Many of you are all too aware of the annual song and dance the physician community has to do with Congress to avoid significant reductions to Medicare physician payments. As I noted in a previous blog post, Congress stepped in at the end of last year to offset 3 percent of a scheduled 3.75 percent reduction to the Medicare physician fee schedule (PFS) in 2022. However, that was only a one-year fix, and without additional Congressional action, the 3 percent cut to the PFS will pop back up in 2023. Beyond the PFS, there are also automatic across-the-board reductions, called sequestration, that we have to worry about. Starting in April, the Medicare sequester (which has been temporarily halted during the pandemic) will phase back in. It will begin as a 1 percent cut to all Medicare payments, and then it will grow to 2 percent starting in July. There is no end in sight to the 2 percent Medicare sequester. It is scheduled to last until 2030, and it could easily be extended beyond that. Finally, come 2023, there is the risk that an additional sequester of up to 4 percent could be triggered. That “pay-go” sequester was also delayed by Congress, but it could rear its ugly head unless Congress acts again.
All in all, Medicare physician payments are a mess. Instead of reliable updates to physician payments each year that keep up with inflation (which you all deserve), we have to beg and plead to just to keep payments flat. While permanent reform is necessary, Congress only seems to want to institute one-year fixes, kicking the can down the road each year. ACEP recently signed onto a letter from nearly the entire physician community asking Congress to take on this challenge this year and, at-long-last, work toward a long-term solution that provides stability for physician payments.
As we go through the song and dance again this year, things could be different—and there may be a glimpse of hope for a longer-term fix. Why is that? It’s not only because the physician community is united in its effort to advocate for reform—but we also just found out that we could have a new dancing partner. The Secretary of the U.S. Department of Health and Human Services (HHS), Xavier Becerra, recently stated that HHS may be willing to actually help out and work on a permanent solution with Congress. In an interview, Secretary Becerra (who is a former member of Congress) said "I remember those cliffs when I was in Congress; we always have to deal with those, and you'd never want professionals… thinking that there may be a different profession for them down the line because they're just not making ends meet where they are."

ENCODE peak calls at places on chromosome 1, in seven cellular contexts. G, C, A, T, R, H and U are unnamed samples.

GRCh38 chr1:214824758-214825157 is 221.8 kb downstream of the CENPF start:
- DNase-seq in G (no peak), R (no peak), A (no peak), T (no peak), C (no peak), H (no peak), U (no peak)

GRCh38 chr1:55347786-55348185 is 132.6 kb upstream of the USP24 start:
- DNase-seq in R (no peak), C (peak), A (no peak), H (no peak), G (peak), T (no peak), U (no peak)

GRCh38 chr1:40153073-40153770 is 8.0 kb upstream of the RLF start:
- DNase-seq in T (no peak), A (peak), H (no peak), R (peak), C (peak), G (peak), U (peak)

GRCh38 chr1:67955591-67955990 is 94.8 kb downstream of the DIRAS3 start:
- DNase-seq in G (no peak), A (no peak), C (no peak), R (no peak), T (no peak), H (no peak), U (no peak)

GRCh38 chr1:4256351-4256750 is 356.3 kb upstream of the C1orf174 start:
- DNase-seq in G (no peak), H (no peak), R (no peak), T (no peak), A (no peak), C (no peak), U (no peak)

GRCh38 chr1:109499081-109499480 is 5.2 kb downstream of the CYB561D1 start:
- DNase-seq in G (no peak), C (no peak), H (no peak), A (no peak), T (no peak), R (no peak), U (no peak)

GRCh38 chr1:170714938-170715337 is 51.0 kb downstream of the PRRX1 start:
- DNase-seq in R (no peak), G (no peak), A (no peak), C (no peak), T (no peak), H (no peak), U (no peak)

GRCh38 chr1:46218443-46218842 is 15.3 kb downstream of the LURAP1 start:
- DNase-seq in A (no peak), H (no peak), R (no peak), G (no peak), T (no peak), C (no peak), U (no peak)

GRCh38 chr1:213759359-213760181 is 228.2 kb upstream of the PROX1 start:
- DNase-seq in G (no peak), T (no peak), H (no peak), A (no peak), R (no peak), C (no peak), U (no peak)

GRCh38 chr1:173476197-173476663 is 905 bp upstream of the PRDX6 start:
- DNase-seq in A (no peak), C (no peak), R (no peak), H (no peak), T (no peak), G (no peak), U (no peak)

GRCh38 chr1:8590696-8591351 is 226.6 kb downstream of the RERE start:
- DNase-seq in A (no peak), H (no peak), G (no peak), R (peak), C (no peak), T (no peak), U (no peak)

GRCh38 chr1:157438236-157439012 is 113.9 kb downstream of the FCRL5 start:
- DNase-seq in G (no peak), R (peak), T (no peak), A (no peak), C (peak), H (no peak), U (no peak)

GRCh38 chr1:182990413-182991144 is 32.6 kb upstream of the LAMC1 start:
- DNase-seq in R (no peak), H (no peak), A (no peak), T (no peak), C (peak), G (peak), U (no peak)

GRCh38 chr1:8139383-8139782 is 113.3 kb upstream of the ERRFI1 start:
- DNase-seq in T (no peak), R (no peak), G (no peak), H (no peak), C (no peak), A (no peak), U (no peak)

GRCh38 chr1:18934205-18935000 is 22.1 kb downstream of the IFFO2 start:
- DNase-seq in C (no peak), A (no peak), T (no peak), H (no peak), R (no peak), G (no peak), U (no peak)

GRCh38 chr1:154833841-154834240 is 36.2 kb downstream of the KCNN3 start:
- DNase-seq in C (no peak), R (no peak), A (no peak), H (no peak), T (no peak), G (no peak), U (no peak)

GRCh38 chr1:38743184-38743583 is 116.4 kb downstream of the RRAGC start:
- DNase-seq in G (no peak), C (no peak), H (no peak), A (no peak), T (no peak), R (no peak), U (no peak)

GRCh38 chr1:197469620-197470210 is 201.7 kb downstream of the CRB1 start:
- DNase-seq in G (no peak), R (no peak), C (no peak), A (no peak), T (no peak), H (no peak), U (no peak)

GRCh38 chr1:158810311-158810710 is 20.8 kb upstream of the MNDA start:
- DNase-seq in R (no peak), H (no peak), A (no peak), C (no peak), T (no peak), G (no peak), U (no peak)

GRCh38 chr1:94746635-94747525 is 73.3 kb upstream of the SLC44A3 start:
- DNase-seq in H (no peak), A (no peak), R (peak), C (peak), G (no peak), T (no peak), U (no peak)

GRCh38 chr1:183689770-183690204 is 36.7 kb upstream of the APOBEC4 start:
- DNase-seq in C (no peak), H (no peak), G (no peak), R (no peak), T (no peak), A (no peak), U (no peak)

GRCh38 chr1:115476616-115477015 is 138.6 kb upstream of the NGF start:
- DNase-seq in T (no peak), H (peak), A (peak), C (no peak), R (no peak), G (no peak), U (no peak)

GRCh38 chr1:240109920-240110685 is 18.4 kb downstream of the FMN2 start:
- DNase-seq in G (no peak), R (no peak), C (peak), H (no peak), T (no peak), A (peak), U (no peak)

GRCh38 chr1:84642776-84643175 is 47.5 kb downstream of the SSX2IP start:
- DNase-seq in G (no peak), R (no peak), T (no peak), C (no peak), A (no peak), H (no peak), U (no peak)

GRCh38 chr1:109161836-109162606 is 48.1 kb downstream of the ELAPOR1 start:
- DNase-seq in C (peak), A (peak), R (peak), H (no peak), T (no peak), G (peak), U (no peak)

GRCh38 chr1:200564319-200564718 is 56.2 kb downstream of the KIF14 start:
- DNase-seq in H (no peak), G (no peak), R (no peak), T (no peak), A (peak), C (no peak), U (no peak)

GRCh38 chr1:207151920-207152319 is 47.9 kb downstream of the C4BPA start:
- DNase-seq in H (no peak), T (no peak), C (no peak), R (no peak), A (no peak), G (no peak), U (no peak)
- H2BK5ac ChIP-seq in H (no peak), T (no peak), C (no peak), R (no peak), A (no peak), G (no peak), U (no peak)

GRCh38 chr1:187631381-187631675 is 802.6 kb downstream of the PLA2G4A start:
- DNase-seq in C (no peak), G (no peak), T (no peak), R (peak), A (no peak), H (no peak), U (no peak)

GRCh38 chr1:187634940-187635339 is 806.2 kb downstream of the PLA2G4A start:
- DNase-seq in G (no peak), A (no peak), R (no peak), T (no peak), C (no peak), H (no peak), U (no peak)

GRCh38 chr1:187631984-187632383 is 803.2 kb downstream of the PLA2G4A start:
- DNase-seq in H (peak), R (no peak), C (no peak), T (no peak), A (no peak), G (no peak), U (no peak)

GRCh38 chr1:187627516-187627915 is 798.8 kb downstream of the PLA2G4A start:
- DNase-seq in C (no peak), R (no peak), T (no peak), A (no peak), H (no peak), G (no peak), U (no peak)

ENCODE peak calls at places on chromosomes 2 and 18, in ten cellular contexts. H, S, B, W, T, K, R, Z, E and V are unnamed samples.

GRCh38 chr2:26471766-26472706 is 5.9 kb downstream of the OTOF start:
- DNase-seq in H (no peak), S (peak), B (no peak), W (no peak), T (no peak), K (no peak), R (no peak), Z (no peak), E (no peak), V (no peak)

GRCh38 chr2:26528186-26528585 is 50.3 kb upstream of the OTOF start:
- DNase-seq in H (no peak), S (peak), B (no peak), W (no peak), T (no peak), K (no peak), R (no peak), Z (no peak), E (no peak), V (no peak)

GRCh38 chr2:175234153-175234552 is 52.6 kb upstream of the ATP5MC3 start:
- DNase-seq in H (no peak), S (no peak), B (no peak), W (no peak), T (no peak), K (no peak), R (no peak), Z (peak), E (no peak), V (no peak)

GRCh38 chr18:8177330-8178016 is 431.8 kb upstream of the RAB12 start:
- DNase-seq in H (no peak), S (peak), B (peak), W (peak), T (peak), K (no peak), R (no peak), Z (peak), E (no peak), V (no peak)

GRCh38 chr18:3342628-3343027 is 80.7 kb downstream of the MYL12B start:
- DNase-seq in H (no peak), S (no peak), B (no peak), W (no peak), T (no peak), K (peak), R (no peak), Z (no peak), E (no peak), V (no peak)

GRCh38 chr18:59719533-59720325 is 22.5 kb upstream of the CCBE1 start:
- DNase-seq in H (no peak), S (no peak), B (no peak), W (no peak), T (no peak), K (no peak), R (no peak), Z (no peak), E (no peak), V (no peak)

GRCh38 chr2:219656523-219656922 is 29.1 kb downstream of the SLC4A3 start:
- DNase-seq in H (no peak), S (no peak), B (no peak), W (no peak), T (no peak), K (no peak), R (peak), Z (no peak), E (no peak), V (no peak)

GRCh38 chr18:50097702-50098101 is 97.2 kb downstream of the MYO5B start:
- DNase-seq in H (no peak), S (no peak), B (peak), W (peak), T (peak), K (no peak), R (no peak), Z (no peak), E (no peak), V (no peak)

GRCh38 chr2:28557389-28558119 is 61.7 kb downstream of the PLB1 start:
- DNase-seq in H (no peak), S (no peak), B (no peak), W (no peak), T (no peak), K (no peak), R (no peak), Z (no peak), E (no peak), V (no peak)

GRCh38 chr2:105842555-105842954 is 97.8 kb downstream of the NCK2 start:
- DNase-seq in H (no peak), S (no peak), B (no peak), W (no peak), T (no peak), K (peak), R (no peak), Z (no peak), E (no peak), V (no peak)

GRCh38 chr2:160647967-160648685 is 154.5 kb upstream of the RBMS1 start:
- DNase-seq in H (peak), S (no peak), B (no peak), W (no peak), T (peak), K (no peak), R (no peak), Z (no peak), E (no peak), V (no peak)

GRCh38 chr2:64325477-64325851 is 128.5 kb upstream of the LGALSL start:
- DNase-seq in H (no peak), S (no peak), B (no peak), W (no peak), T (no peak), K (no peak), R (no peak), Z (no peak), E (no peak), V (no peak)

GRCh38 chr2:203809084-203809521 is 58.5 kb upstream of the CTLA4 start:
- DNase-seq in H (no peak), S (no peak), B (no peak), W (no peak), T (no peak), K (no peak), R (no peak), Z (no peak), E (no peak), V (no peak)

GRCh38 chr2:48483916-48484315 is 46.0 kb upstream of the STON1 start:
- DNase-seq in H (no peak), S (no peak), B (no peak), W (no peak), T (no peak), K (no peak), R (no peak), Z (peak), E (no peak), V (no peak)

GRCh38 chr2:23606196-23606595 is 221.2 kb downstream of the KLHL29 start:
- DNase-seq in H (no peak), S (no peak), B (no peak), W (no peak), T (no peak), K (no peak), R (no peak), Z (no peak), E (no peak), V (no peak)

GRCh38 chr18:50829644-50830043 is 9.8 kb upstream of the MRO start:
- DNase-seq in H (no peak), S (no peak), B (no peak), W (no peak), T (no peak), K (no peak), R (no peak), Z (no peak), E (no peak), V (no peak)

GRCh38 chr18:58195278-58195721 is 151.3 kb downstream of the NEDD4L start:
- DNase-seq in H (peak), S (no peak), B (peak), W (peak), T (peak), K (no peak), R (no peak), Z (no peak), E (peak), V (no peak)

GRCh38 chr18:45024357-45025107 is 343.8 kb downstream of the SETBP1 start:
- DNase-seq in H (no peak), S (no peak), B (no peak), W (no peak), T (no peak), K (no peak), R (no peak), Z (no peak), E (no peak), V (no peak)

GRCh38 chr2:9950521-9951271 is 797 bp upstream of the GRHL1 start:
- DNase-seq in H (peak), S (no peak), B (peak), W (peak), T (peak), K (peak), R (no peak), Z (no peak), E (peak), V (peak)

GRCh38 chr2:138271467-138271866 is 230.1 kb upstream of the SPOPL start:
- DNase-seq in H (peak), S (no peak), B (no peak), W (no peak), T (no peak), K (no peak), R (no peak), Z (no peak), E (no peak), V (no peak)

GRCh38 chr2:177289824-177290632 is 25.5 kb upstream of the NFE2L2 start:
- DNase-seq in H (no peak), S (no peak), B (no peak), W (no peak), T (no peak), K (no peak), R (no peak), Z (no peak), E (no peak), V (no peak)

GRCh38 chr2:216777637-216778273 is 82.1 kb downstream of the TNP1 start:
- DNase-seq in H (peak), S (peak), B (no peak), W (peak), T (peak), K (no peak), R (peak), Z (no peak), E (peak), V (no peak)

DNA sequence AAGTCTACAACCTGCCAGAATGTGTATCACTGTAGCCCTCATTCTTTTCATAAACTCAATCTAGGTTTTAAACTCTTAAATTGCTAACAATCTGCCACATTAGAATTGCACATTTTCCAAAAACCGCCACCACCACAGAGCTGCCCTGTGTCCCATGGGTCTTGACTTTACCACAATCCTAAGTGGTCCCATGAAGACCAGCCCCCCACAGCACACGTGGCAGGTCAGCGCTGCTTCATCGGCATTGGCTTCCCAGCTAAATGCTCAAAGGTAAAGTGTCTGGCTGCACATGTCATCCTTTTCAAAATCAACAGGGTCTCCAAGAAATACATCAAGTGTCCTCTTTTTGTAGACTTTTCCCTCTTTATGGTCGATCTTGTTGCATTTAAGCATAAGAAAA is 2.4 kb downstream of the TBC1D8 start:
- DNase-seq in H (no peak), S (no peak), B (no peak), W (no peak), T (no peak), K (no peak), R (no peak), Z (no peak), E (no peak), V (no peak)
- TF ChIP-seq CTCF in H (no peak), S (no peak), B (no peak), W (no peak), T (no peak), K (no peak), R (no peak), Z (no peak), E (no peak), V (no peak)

Now, some of you may be wondering what steps HHS can actually take to help Congress develop a permanent solution. HHS does routinely provide technical and legal assistance to Congress on potential legislation, but only has a few opportunities each year to present Congress with full-fledged legislative proposals. One of those opportunities is coming up—the annual President’s Budget—which may be released next Monday, March 28. In the President’s Budget, the White House not only includes specific funding requests for each federal agency, but also lays out its policy priorities and its ideas for reforming federal programs like Medicare and Medicaid. Including a proposal in the President’s Budget that presents a permanent solution to the broken Medicare physician payment system would be an excellent way of showing Congress that this Administration is serious about reform.
We will have to wait and see whether such a proposal is in the President’s Budget. But even if it is, we are still facing a significant uphill battle for Congress to actually act. The biggest impediment is the cost of any legislation that would provide permanent inflationary updates to physician payments. Although facilities get market-basket updates and private plans get large increases to their Medicare payments each year, unfortunately, under “current law,” physicians and other clinicians don’t. The Medicare Access and CHIP Reauthorization Act (MACRA), passed in 2015, set the schedule for payment updates in the long term. From now until 2026, the Medicare PFS update is zero percent each year, and then going forward, the updates are extremely small (0.25 percent or 0.75 percent depending on where physicians participate in certain alternative payment models). On top of the MACRA updates (or lack thereof) is the issue of “budget neutrality” in the PFS. Every year, the Centers for Medicare & Medicaid Services (CMS) re-evaluates and changes the values of specific PFS codes. By law, if those code revisions would result in a change in Medicare expenditures of greater than $20 million (which they usually do), CMS must make an overall adjustment to Medicare physician payments to keep overall spending from increasing. This budget neutrality rule is why the PFS is facing an expected 3 percent reduction in 2023. Modifying “current law” by increasing the payment updates set by MACRA and/or by eliminating the PFS budget neutrality rule would have significant spending implications, costing tens if not hundreds of billions of dollars over the ten-year budget window in which Congress operates.